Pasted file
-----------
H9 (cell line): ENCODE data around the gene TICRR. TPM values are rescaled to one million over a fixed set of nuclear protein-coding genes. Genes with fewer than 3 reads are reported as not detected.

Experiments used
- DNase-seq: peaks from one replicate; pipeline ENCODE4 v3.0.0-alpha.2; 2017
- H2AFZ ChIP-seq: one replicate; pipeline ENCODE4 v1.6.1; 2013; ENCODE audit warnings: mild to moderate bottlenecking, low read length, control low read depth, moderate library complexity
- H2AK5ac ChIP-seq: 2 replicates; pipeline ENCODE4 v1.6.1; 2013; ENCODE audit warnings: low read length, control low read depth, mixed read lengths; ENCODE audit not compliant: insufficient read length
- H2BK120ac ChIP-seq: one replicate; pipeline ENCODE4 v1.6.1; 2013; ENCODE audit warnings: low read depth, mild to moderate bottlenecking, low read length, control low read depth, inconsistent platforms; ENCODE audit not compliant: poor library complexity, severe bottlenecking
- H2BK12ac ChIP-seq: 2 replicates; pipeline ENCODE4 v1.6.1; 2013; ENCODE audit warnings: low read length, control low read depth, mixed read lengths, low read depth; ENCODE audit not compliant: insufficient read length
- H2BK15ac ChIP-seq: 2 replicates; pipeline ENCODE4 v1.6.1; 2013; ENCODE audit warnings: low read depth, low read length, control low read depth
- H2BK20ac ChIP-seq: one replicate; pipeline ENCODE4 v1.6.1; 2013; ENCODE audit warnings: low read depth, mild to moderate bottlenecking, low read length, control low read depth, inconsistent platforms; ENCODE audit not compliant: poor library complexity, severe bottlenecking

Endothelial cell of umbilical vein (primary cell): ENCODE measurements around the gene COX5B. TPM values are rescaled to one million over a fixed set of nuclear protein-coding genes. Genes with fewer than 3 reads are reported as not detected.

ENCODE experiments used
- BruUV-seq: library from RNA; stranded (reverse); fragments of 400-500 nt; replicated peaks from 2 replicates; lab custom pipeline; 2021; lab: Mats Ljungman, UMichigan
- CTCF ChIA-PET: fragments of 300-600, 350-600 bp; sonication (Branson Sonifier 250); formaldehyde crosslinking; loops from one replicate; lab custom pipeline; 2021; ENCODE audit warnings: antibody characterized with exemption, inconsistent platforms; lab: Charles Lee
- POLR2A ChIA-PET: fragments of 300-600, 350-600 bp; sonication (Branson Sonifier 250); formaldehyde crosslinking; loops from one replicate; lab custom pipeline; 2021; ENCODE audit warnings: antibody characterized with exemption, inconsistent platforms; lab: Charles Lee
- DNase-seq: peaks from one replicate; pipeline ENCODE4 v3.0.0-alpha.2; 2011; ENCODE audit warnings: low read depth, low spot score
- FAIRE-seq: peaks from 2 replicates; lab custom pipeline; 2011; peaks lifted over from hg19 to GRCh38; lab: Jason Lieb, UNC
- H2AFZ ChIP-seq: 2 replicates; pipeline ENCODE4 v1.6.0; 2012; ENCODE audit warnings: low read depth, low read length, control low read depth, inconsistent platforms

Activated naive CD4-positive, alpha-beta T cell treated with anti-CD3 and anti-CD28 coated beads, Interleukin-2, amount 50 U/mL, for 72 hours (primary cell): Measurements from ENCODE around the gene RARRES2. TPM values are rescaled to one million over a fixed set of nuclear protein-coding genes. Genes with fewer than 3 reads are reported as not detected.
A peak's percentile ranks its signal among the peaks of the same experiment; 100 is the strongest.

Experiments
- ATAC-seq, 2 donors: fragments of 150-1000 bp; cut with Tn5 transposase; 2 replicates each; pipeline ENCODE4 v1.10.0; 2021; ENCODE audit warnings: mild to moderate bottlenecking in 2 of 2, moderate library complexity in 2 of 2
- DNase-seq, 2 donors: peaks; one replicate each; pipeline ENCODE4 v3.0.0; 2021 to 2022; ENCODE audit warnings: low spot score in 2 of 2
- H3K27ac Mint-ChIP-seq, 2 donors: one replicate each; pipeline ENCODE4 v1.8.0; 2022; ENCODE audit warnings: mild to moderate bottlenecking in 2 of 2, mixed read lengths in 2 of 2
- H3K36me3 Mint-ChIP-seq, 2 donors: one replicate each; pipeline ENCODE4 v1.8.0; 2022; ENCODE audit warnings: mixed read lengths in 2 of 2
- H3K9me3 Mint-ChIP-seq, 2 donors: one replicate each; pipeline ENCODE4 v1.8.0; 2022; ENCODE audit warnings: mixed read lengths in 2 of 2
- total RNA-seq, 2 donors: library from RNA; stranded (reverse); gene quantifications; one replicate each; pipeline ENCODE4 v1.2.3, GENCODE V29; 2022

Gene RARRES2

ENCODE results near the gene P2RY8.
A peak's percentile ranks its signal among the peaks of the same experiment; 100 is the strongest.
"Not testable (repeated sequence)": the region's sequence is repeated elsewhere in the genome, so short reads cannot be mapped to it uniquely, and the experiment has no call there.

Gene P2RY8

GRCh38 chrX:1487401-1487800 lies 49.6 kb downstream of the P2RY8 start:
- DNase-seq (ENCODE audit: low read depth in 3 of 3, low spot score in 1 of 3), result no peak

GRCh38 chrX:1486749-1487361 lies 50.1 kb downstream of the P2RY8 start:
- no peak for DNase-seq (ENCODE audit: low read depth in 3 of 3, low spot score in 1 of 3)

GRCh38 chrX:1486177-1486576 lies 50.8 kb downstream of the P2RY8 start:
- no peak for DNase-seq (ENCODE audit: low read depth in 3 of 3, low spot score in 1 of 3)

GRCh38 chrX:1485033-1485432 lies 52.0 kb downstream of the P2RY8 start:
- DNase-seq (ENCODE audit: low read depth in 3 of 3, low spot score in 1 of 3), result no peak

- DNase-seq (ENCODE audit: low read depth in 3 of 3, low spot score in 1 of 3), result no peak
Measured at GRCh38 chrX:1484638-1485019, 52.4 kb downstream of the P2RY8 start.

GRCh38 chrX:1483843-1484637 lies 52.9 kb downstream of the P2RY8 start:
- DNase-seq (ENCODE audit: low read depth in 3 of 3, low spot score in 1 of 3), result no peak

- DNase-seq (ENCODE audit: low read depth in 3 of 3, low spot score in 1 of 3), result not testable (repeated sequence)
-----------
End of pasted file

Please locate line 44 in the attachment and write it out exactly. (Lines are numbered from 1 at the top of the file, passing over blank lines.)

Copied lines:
- DNase-seq (ENCODE audit: low read depth in 3 of 3, low spot score in 1 of 3), result not testable (repeated sequence)